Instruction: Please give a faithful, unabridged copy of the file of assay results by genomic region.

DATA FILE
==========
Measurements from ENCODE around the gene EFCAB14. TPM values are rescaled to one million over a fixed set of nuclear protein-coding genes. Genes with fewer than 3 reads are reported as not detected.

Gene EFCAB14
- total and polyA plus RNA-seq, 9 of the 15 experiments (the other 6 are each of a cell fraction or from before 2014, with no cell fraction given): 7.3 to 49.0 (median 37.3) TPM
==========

Measurements from ENCODE around the gene EFCAB14. TPM values are rescaled to one million over a fixed set of nuclear protein-coding genes. Genes with fewer than 3 reads are reported as not detected.

Gene EFCAB14
- total and polyA plus RNA-seq, 9 of the 15 experiments (the other 6 are each of a cell fraction or from before 2014, with no cell fraction given): 7.3 to 49.0 (median 37.3) TPM